The second image, wrote DK, is the Burrington or Randall Covered Bridge (it's had both names), and the postcard was mailed in 1957.


The third is marked "Lyndon Center, Vt" on the back, and DK's notes say the photo is circa 1950s of the Miller's Run Covered Bridge.



Covered bridges have been essential for farmers in our area, as they enabled horses to pull loads safely across rivers. (In my book THE BITTER AND THE SWEET, July 2023, they enter the story often.) It takes a lot of determination to keep them standing after the horse era, so kudos to Lyndonville for this important effort.


Friday, April 29, 2022

A Photo of Gracie's Hotel, Lyndonville: As Promised!


Last month I was honored to present a talk on writing historical fiction for the DKG VT (active and retired teachers), Northeast Kingdom section, meeting in Lyndonville. I promised to try to locate an image of Gracie's Hotel for one of the people at the meeting.

And here it is! By way of explanation, here's what my husband Dave (the true Lyndon expert in the family) wrote about it, on April 11, 2018:

Looking Around Lyndonville, Vermont Today: Postcard circa 1950?. The sign on the building says "HOTEL LYNDONVILLE"
To the left of the building and over the door way is another sign that says "RESTAURANT" At this point of time the hotel was owned and managed by Nap. G. Clements who was from Montreal. ( I wonder if the NAP was shortened for the name Napoleon.) The second image is an advertisement from the 1957 edition of the Vermont Year Book/Walton's Register.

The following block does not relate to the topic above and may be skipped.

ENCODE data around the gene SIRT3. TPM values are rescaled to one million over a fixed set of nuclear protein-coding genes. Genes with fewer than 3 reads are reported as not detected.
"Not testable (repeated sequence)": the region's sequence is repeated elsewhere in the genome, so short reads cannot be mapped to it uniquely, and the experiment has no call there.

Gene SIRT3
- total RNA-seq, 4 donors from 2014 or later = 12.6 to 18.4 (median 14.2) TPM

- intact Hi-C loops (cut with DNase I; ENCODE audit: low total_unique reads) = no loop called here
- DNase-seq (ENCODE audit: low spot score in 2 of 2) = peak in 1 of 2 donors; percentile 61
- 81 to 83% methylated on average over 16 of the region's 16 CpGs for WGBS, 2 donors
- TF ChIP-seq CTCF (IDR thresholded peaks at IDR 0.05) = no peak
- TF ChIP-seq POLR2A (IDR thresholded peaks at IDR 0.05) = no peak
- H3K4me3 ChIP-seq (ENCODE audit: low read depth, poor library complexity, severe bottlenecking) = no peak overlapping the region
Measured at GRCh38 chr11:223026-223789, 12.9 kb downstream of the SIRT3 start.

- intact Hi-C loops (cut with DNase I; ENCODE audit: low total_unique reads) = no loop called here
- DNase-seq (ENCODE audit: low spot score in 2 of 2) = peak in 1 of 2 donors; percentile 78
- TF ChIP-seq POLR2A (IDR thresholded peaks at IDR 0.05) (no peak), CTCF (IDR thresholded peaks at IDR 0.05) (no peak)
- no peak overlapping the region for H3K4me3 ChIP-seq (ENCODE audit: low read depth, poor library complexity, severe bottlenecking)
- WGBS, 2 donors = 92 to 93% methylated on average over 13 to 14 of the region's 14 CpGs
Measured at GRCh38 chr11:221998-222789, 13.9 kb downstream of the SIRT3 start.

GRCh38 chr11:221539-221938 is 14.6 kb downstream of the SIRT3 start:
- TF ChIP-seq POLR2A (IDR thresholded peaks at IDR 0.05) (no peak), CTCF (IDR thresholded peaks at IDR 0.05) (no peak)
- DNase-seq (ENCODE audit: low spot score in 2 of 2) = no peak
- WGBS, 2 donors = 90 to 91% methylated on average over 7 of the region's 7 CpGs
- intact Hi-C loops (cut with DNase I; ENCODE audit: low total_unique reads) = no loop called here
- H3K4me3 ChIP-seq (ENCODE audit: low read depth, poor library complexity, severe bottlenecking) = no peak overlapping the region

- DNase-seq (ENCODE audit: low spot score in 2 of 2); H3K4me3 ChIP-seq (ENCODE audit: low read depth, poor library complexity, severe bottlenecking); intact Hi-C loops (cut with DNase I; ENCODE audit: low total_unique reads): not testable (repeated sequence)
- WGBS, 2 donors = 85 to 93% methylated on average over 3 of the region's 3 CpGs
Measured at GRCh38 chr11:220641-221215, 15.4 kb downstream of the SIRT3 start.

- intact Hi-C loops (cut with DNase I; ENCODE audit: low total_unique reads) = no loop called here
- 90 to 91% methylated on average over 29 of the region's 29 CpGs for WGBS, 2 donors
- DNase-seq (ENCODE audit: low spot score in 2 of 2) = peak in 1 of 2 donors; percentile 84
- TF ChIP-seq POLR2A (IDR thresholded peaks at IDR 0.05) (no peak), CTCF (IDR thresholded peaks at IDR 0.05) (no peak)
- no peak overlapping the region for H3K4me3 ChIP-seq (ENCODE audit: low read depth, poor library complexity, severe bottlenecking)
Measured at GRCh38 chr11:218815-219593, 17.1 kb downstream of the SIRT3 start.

The hotel had 30 bedrooms. The Sportman's Room and The Casbah Lounge (A Replica of an Egyptian Tent)
The Hotel advertised in the Lyndon Teachers Yearbooks in 1953, 1954 and 1958.
Over the years the Hotel had many names: *The Pleasant View House * Centennial House * Union House * Chase's Hotel, * and Gracie's Inn. On line someone wrote that the Hotel burned to the ground on June 3, 1969 and another person gave the year the Hotel burned down as 1967.
This is a winter scene. The hotel was located in the vicinity of where the Union Bank now stands. 
 
DKG folks, please do pass the word on this! 
 
Doing author talks often opens up fresh historical research for me. Glad we can all share this.